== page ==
The Republican establishment scored a big victory Tuesday night.
Rep. Tim Huelskamp, one of the most conservative lawmakers in Congress, handily lost his primary to a more moderate challenger, becoming the fourth House incumbent defeated this cycle.
In a race that became a proxy fight for the GOP’s two warring wings, physician Roger Marshall triumphed over Huelskamp, leading 57 to 43 percent when the Associated Press called the race shortly after 11:20 p.m. and with 72 percent of precincts reporting.
Marshall’s victory in the solidly Republican 1st District likely assures him a spot in Congress next year.
He faces independent Alan LaPolice, who won 45 percent of the vote against Huelskamp in the 2014 GOP primary. LaPolice, who initially planned to run as a Republican again this year, dropped out of the GOP field in May, allowing anti-Huelskamp voters to consolidate around one option. No Democrat filed to run, but there is a Libertarian in the race.
The primary attracted nearly $2.8 million in outside spending and was a major win for establishment-aligned Republicans, who loathe Huelskamp and the House Freedom Caucus member’s confrontational style.
Super PACs affiliated with the U.S. Chamber of Commerce and Ending Spending shelled out nearly $1.5 million combined to boost Marshall, a political newcomer. Meanwhile, Huelskamp won outside help from the Club for Growth, whose super PAC spent more than $400,0000 on his behalf, a sizable sum in the district’s inexpensive media market.
“Governing was on the ballot in KS-1 and voters spoke clearly,” Rob Engstrom, the Chamber’s national political director, said in a statement Tuesday night.
Marshall made Huelskamp’s combativeness a central part of his pitch, casting himself as a more solutions-oriented conservative. As he ran in the heavily agrarian district, Marshall slammed the incumbent for his removal from the House Agriculture Committee in 2012 and his vote against the farm bill in 2014. Notably, Marshall picked up the endorsement of the Kansas Farm Bureau, a prominent agricultural group.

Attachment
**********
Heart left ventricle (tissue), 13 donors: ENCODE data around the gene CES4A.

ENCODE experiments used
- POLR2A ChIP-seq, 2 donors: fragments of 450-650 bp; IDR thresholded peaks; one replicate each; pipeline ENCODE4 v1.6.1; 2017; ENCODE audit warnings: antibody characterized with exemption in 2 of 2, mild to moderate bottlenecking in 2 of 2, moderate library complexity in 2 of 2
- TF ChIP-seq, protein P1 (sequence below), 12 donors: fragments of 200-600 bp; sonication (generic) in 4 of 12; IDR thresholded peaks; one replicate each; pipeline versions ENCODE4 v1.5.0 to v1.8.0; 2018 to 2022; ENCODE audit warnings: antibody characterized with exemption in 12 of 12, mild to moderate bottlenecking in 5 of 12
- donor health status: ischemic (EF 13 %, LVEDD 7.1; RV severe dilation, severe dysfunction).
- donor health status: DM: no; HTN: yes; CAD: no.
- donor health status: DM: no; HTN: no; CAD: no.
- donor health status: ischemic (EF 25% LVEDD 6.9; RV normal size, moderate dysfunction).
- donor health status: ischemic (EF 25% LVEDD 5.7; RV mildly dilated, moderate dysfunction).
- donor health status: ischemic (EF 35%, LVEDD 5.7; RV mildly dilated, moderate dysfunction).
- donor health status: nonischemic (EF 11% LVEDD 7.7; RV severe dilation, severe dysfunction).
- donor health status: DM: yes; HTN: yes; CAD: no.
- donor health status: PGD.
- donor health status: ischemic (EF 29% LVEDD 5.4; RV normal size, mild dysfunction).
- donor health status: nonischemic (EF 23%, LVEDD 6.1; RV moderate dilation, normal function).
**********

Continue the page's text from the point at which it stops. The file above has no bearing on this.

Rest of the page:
Huelskamp had said he was confident of returning to the Agriculture Committee now that he sits on the powerful Steering Committee that determines committee assignments.
“I’m not going to back down from protecting Kansas farmers,” Huelskamp told National Journal in January. “I am not going to give up my voting card. I’m worried about the [Environmental Protection Agency], rather than the endorsement of groups back home.”
Huelskamp’s defeat follows the losses earlier this year of two Republicans, Rep. Randy Forbes of Virginia and Rep. Renee Ellmers of North Carolina, who both ran in radically redrawn districts under their state’s new congressional maps. In April, Pennsylvania Democratic Rep. Chaka Fattah lost his primary, then resigned from the House in June following a federal racketeering conviction.
Huelskamp did not take the challenge lightly, though Marshall slightly outspent Huelskamp through the pre-primary reporting period, $849,000 to the incumbent’s $817,000, and outraised him by $168,000.
The primary took on an increasingly nasty turn in its final weeks.
One Huelskamp ad played a recording of a 911 call in 2008 from one of Marshall’s neighbors, who accused Marshall of almost running him over with his pickup truck. According to court records, Marshall pleaded no contest to the misdemeanor criminal case.
Marshall responded with an ad highlighting newspaper headlines critical of Huelskamp. However, they were excerpted from newspaper editorials, rather than coverage of the recent Huelskamp spot.
As the primary barreled toward the home stretch, polling pointed to a close race. A survey from the Docking Institute of Public Affairs from July 11-21 showed Huelskamp and Marshall in a dead heat, with 15 percent of voters undecided.
Huelskamp’s political career began in 1996, when he won a spot in the state Senate and became the youngest member in the chamber in 20 years. He quickly became one of the GOP’s most vocal rabble-rousers after his 2010 election. Two years later, that criticism led Speaker John Boehner to yank him from the Agriculture and Budget committees, a decision Huelskamp called “petty and vindictive.”
Huelskamp’s 1st District was represented by both of the state’s current senators, Jerry Moran and Pat Roberts. Former Sen. Bob Dole also held the seat in the 1960s.
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